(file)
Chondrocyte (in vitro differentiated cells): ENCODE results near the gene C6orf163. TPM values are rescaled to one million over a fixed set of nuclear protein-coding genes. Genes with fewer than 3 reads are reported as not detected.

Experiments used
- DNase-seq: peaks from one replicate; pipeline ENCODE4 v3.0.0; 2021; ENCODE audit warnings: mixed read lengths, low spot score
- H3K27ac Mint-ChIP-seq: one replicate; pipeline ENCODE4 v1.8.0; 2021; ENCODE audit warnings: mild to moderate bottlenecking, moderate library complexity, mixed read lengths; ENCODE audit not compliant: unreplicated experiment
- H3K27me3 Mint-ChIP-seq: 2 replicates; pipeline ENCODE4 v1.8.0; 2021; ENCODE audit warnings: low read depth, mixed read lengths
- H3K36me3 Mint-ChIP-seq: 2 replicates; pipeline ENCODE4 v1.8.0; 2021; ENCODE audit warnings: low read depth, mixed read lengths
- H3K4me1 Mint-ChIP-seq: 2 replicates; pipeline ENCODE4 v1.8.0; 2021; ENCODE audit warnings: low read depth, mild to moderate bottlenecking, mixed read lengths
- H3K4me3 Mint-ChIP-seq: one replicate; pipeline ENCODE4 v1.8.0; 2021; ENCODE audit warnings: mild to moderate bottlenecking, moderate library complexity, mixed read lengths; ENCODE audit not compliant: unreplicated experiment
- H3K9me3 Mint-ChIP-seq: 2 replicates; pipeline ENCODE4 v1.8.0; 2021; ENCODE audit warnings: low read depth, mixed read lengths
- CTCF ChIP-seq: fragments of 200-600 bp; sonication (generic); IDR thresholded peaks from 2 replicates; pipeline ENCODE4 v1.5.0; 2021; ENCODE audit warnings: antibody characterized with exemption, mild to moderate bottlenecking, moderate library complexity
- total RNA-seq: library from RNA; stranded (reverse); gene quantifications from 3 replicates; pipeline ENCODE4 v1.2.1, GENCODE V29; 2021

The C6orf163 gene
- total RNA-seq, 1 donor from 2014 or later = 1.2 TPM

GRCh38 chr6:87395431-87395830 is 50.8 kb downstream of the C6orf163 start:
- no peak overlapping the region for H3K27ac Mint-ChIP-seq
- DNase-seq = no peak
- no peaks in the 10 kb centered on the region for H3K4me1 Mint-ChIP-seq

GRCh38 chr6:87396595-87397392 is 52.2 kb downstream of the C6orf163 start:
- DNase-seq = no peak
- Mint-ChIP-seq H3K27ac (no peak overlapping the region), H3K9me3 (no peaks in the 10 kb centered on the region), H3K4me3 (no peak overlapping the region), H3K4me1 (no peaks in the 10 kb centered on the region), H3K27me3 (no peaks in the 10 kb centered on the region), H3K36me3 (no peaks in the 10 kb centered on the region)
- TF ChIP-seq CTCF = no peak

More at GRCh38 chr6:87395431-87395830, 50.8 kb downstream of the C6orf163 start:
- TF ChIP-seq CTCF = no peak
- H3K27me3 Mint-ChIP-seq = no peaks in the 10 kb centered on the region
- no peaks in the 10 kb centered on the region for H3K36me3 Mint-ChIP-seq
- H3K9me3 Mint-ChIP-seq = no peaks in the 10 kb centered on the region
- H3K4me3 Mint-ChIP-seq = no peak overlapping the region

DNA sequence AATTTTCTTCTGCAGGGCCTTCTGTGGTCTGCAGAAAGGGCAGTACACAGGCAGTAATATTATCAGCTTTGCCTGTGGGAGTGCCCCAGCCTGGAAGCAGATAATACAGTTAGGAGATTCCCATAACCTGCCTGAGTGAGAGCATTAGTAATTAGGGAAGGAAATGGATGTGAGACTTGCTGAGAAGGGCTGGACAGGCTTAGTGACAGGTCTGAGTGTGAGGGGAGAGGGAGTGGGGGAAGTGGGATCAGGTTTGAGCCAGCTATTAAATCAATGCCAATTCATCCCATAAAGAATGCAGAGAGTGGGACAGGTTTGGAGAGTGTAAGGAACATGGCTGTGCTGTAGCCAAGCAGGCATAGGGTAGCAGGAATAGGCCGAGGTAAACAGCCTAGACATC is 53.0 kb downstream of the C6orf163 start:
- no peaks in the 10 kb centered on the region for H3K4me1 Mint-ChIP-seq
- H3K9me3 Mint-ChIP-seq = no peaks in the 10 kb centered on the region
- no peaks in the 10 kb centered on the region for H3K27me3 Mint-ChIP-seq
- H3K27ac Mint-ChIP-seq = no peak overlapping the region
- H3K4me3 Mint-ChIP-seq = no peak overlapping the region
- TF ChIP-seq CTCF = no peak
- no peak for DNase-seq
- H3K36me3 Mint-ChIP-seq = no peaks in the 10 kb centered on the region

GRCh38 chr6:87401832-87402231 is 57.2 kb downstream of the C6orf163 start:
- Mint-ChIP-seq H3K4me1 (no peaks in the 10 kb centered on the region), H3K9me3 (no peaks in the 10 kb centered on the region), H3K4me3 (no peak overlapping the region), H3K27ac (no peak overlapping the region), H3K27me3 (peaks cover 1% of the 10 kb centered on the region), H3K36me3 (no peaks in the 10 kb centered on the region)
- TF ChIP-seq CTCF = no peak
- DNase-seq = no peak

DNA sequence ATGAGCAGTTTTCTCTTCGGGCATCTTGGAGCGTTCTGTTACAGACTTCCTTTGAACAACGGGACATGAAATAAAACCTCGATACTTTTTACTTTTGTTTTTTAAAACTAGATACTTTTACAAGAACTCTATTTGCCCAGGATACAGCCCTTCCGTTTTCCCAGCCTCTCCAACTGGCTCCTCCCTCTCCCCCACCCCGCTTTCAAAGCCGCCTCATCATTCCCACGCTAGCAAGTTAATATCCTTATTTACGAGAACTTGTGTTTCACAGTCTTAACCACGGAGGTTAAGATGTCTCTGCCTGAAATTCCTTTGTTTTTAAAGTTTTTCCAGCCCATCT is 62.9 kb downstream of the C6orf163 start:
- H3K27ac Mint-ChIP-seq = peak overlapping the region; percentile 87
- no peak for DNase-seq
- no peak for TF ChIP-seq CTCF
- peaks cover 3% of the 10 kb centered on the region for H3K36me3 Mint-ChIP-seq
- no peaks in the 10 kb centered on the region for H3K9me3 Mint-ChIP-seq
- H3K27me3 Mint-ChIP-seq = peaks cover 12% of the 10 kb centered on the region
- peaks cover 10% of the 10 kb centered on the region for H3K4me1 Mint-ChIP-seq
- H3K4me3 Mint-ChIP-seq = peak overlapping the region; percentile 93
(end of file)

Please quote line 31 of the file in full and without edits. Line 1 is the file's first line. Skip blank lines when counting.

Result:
- no peaks in the 10 kb centered on the region for H3K27me3 Mint-ChIP-seq